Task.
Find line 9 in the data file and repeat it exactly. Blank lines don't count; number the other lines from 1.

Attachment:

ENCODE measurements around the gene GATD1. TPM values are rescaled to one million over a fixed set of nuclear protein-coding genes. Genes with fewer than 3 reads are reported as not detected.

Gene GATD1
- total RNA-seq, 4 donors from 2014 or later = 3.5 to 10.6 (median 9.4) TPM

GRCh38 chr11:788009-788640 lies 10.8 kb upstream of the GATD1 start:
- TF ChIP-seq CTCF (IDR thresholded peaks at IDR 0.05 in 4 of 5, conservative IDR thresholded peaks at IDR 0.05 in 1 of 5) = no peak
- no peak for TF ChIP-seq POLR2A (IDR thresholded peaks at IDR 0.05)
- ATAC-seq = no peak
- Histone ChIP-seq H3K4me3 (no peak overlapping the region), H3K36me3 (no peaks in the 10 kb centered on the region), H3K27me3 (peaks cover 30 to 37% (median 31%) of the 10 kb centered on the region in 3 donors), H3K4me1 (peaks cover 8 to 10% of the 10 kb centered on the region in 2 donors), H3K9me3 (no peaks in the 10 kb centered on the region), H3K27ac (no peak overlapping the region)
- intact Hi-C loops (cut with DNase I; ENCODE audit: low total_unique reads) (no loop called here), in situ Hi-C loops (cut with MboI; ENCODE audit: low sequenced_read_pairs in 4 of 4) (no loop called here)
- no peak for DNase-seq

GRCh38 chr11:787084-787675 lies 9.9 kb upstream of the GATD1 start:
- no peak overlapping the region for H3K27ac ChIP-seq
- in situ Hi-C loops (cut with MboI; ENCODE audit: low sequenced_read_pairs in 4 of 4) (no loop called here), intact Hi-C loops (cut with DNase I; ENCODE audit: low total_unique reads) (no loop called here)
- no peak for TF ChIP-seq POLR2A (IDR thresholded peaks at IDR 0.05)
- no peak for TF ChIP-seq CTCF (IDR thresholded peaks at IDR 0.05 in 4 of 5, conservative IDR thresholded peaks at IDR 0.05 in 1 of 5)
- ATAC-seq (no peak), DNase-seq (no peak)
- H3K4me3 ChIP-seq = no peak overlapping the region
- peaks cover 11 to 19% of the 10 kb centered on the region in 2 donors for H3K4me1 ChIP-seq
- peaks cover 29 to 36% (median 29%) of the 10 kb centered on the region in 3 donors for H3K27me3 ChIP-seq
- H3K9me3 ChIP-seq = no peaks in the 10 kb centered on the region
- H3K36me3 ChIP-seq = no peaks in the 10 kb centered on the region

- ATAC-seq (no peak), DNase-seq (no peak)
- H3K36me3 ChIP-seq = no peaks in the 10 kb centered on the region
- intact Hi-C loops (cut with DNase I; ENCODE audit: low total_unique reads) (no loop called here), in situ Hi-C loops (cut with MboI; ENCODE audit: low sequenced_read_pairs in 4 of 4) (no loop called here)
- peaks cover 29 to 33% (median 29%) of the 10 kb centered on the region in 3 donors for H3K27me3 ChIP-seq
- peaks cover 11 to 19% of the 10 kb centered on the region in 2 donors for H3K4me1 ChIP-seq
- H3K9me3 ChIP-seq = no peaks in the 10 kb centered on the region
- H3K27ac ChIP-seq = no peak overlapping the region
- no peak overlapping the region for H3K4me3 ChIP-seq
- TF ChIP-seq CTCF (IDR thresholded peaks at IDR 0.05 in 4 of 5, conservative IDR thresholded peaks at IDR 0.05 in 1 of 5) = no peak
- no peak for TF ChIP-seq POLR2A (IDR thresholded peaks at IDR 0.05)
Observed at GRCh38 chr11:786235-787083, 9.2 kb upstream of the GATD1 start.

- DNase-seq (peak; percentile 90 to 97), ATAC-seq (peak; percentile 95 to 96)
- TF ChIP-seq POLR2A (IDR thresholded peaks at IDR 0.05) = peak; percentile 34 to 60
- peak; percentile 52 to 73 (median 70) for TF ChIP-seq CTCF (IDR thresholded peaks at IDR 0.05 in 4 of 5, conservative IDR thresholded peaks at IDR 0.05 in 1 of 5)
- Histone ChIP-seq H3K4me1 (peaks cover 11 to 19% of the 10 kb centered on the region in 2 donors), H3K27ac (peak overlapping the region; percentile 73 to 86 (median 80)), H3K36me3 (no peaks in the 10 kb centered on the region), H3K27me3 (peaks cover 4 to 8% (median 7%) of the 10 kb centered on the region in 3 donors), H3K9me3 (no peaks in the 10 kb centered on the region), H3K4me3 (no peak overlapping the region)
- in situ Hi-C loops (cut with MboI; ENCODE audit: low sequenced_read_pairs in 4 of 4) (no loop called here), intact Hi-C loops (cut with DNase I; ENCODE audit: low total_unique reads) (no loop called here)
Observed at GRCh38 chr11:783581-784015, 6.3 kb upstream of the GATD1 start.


- intact Hi-C loops (cut with DNase I; ENCODE audit: low total_unique reads) (no loop called here), in situ Hi-C loops (cut with MboI; ENCODE audit: low sequenced_read_pairs in 4 of 4) (no loop called here)